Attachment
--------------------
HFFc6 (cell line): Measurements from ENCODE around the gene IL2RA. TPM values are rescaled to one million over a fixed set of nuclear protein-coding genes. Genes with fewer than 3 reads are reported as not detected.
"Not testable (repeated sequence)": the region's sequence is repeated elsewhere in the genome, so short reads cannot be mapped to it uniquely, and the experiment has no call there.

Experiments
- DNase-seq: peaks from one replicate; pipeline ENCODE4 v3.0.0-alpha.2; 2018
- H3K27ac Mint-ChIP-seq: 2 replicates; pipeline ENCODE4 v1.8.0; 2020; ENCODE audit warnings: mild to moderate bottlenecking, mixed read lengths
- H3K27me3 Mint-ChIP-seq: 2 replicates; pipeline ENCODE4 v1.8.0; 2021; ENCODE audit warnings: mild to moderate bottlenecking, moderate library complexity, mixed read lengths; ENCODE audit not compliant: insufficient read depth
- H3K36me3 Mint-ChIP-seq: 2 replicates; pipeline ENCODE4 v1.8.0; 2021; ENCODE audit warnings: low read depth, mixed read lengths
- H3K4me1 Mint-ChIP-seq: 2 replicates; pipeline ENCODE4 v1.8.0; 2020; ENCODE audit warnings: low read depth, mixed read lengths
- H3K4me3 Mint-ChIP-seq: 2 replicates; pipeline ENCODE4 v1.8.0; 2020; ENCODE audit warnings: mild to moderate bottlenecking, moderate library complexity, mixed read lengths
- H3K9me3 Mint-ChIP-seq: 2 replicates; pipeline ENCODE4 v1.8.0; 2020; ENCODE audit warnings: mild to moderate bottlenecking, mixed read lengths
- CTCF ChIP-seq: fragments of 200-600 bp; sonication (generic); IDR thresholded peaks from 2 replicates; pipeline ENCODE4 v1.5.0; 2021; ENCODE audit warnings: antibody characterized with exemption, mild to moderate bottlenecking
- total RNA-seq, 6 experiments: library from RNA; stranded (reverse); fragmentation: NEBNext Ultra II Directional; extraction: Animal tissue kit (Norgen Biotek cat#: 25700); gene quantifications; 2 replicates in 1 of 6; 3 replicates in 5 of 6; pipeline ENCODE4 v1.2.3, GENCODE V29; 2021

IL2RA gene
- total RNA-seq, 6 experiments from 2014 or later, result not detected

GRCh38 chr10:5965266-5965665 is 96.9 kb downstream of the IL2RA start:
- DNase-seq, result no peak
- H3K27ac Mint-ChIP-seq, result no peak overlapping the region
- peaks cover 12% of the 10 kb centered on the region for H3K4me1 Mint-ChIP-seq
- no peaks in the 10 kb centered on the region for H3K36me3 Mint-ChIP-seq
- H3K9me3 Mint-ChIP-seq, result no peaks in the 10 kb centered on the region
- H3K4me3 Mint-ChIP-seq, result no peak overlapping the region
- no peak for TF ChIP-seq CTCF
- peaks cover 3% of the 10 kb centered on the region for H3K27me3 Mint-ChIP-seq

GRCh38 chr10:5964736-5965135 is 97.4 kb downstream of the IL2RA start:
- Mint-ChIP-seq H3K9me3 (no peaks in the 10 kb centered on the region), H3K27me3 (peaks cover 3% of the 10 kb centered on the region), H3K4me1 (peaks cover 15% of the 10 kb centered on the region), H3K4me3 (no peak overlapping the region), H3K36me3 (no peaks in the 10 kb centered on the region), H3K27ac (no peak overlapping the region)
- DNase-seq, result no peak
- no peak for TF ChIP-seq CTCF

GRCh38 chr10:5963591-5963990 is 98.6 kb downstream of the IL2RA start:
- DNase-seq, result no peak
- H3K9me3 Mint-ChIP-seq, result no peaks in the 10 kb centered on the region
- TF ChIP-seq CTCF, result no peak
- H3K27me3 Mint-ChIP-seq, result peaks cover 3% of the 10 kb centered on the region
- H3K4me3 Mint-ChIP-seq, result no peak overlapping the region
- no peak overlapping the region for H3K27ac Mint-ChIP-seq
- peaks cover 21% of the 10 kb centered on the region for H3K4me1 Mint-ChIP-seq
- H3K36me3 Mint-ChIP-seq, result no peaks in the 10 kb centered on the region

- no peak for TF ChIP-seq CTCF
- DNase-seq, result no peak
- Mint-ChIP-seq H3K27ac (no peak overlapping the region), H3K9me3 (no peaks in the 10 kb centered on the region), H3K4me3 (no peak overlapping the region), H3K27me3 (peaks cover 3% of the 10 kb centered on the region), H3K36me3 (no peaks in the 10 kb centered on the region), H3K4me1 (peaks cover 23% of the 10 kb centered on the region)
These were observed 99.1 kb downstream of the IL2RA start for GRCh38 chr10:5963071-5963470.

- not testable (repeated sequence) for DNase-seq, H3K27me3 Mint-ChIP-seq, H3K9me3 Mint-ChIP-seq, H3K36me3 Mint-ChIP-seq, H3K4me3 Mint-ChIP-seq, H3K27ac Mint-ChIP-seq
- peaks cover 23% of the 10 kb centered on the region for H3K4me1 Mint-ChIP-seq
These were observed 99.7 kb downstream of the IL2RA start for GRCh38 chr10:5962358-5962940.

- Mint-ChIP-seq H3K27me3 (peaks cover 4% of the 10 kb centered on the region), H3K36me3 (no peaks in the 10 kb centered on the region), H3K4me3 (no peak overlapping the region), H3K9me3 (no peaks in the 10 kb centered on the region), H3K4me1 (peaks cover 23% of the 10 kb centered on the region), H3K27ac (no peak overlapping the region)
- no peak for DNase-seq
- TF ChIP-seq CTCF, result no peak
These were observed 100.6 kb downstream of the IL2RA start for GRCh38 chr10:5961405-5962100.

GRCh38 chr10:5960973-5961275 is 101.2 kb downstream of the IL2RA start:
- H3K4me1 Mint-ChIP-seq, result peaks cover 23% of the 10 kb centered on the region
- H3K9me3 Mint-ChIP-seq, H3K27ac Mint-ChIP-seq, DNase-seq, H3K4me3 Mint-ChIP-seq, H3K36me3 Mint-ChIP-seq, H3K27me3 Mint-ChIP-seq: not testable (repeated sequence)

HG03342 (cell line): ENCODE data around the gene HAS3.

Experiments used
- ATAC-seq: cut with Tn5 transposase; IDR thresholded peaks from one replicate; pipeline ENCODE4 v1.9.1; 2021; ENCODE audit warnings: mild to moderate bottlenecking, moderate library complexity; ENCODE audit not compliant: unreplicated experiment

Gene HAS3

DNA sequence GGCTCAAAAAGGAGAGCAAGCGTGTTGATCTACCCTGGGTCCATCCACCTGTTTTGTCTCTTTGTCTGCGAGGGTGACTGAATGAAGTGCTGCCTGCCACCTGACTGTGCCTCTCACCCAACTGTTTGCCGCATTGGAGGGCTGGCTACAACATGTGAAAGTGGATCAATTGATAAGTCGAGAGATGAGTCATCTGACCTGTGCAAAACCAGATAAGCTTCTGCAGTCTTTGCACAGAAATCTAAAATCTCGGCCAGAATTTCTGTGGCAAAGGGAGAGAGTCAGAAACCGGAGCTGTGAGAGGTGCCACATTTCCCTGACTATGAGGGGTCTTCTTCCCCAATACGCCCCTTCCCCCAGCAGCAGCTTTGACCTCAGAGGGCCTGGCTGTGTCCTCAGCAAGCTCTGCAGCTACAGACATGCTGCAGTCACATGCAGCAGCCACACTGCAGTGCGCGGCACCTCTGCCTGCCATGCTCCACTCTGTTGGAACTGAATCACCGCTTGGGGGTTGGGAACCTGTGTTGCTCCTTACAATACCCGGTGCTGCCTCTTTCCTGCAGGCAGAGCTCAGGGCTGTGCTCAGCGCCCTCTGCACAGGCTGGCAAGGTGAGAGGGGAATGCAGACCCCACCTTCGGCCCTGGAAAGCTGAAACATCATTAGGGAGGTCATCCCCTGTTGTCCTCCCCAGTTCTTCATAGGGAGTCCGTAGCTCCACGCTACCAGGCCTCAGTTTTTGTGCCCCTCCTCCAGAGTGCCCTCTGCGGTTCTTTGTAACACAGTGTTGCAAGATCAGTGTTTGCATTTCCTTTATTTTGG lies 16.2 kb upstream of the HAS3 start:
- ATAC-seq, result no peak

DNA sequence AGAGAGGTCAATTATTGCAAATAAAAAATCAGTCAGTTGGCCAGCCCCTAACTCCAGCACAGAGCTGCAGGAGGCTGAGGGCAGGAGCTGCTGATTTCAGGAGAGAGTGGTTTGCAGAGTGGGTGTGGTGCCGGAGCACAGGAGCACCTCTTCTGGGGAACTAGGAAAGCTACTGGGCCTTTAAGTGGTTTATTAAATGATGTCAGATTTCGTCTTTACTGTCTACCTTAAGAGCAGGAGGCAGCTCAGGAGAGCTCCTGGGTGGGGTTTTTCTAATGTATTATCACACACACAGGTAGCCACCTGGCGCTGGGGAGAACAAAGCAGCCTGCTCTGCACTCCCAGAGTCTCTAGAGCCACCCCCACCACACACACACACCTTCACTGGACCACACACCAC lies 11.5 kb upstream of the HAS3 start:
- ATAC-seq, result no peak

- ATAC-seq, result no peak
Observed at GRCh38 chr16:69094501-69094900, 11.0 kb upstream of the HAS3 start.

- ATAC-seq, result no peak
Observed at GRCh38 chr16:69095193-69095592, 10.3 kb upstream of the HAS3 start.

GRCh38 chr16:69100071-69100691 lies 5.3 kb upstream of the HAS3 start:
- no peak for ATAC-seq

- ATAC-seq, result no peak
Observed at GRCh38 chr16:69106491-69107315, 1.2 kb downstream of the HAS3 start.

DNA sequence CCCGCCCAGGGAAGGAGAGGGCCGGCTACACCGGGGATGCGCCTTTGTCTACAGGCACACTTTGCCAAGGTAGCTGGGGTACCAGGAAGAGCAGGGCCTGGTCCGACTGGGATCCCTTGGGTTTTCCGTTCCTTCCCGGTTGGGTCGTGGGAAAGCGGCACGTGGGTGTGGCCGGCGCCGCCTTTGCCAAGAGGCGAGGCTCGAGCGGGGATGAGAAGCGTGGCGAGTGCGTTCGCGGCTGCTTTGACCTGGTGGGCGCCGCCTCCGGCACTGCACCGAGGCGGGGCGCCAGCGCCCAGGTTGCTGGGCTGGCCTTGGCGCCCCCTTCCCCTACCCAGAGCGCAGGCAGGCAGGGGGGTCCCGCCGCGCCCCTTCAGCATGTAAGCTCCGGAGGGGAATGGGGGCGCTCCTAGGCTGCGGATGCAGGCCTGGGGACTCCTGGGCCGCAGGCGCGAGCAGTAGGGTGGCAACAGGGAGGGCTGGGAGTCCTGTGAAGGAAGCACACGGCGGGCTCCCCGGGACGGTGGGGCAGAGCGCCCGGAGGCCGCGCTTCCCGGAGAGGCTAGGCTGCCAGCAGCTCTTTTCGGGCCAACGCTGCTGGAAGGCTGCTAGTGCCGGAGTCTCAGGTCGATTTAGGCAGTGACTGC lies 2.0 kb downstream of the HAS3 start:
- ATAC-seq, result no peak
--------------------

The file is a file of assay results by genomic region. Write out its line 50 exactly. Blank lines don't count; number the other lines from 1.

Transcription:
- H3K9me3 Mint-ChIP-seq, H3K27ac Mint-ChIP-seq, DNase-seq, H3K4me3 Mint-ChIP-seq, H3K36me3 Mint-ChIP-seq, H3K27me3 Mint-ChIP-seq: not testable (repeated sequence)